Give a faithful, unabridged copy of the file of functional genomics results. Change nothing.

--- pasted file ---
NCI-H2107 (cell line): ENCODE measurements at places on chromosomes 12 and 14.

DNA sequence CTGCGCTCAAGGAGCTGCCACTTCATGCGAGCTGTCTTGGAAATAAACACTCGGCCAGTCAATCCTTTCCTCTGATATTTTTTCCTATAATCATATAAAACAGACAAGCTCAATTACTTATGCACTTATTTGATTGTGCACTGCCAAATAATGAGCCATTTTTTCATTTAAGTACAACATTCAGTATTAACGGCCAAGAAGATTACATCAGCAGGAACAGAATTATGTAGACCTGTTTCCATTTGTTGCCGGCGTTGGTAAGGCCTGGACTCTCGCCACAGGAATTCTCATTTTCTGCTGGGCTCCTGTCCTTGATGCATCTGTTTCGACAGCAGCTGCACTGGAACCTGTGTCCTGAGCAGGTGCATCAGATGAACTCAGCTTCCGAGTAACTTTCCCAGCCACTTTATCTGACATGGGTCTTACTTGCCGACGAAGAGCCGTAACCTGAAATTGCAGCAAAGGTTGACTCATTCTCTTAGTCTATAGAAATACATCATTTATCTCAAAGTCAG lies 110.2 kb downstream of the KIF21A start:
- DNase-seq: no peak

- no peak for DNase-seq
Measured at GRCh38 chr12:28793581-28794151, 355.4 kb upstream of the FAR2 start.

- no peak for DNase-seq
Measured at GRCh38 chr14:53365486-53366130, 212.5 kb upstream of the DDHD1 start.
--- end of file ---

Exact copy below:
NCI-H2107 (cell line): ENCODE measurements at places on chromosomes 12 and 14.

DNA sequence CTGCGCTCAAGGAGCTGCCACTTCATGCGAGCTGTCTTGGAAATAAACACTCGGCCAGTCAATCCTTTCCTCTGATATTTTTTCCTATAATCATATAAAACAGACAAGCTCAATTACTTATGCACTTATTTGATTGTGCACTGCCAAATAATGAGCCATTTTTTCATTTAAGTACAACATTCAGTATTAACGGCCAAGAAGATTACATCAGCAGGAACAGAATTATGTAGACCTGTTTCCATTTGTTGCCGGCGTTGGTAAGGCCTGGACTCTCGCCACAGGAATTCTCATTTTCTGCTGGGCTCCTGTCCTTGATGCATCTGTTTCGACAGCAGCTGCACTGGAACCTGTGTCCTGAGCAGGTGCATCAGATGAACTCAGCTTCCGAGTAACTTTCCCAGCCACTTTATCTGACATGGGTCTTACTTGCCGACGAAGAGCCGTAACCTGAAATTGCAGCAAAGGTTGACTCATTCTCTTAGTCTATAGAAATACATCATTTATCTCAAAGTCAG lies 110.2 kb downstream of the KIF21A start:
- DNase-seq: no peak

- no peak for DNase-seq
Measured at GRCh38 chr12:28793581-28794151, 355.4 kb upstream of the FAR2 start.

- no peak for DNase-seq
Measured at GRCh38 chr14:53365486-53366130, 212.5 kb upstream of the DDHD1 start.